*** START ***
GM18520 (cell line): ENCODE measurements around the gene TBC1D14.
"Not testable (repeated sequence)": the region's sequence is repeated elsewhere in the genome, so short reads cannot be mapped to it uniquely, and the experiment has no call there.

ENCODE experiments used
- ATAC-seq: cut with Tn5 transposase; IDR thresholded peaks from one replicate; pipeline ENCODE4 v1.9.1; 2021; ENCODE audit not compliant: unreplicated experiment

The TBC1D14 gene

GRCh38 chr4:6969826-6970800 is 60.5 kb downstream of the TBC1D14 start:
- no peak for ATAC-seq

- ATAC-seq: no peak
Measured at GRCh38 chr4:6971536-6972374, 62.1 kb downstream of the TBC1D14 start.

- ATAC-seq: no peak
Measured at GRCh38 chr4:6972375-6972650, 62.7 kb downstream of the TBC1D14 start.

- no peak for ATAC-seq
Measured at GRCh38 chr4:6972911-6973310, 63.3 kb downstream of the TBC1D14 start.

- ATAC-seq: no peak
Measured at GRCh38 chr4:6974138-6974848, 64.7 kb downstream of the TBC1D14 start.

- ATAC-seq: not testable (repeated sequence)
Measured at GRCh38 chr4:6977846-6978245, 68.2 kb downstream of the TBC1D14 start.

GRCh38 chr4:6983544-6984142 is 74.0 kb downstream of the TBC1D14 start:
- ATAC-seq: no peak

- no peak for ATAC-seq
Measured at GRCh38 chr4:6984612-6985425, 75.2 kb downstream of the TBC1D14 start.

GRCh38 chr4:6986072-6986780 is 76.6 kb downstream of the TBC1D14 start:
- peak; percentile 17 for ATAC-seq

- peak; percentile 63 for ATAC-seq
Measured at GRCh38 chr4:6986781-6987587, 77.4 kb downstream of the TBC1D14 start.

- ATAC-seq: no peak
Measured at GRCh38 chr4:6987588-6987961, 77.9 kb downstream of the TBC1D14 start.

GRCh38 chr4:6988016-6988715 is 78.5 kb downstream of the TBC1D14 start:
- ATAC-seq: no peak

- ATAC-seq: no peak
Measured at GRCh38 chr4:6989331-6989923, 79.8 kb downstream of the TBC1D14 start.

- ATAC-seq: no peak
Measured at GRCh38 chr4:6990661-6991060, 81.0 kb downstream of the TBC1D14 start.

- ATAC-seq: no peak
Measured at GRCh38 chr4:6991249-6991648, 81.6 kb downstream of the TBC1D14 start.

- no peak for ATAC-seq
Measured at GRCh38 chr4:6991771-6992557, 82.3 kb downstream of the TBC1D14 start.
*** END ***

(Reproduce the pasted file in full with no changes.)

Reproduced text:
GM18520 (cell line): ENCODE measurements around the gene TBC1D14.
"Not testable (repeated sequence)": the region's sequence is repeated elsewhere in the genome, so short reads cannot be mapped to it uniquely, and the experiment has no call there.

ENCODE experiments used
- ATAC-seq: cut with Tn5 transposase; IDR thresholded peaks from one replicate; pipeline ENCODE4 v1.9.1; 2021; ENCODE audit not compliant: unreplicated experiment

The TBC1D14 gene

GRCh38 chr4:6969826-6970800 is 60.5 kb downstream of the TBC1D14 start:
- no peak for ATAC-seq

- ATAC-seq: no peak
Measured at GRCh38 chr4:6971536-6972374, 62.1 kb downstream of the TBC1D14 start.

- ATAC-seq: no peak
Measured at GRCh38 chr4:6972375-6972650, 62.7 kb downstream of the TBC1D14 start.

- no peak for ATAC-seq
Measured at GRCh38 chr4:6972911-6973310, 63.3 kb downstream of the TBC1D14 start.

- ATAC-seq: no peak
Measured at GRCh38 chr4:6974138-6974848, 64.7 kb downstream of the TBC1D14 start.

- ATAC-seq: not testable (repeated sequence)
Measured at GRCh38 chr4:6977846-6978245, 68.2 kb downstream of the TBC1D14 start.

GRCh38 chr4:6983544-6984142 is 74.0 kb downstream of the TBC1D14 start:
- ATAC-seq: no peak

- no peak for ATAC-seq
Measured at GRCh38 chr4:6984612-6985425, 75.2 kb downstream of the TBC1D14 start.

GRCh38 chr4:6986072-6986780 is 76.6 kb downstream of the TBC1D14 start:
- peak; percentile 17 for ATAC-seq

- peak; percentile 63 for ATAC-seq
Measured at GRCh38 chr4:6986781-6987587, 77.4 kb downstream of the TBC1D14 start.

- ATAC-seq: no peak
Measured at GRCh38 chr4:6987588-6987961, 77.9 kb downstream of the TBC1D14 start.

GRCh38 chr4:6988016-6988715 is 78.5 kb downstream of the TBC1D14 start:
- ATAC-seq: no peak

- ATAC-seq: no peak
Measured at GRCh38 chr4:6989331-6989923, 79.8 kb downstream of the TBC1D14 start.

- ATAC-seq: no peak
Measured at GRCh38 chr4:6990661-6991060, 81.0 kb downstream of the TBC1D14 start.

- ATAC-seq: no peak
Measured at GRCh38 chr4:6991249-6991648, 81.6 kb downstream of the TBC1D14 start.

- no peak for ATAC-seq
Measured at GRCh38 chr4:6991771-6992557, 82.3 kb downstream of the TBC1D14 start.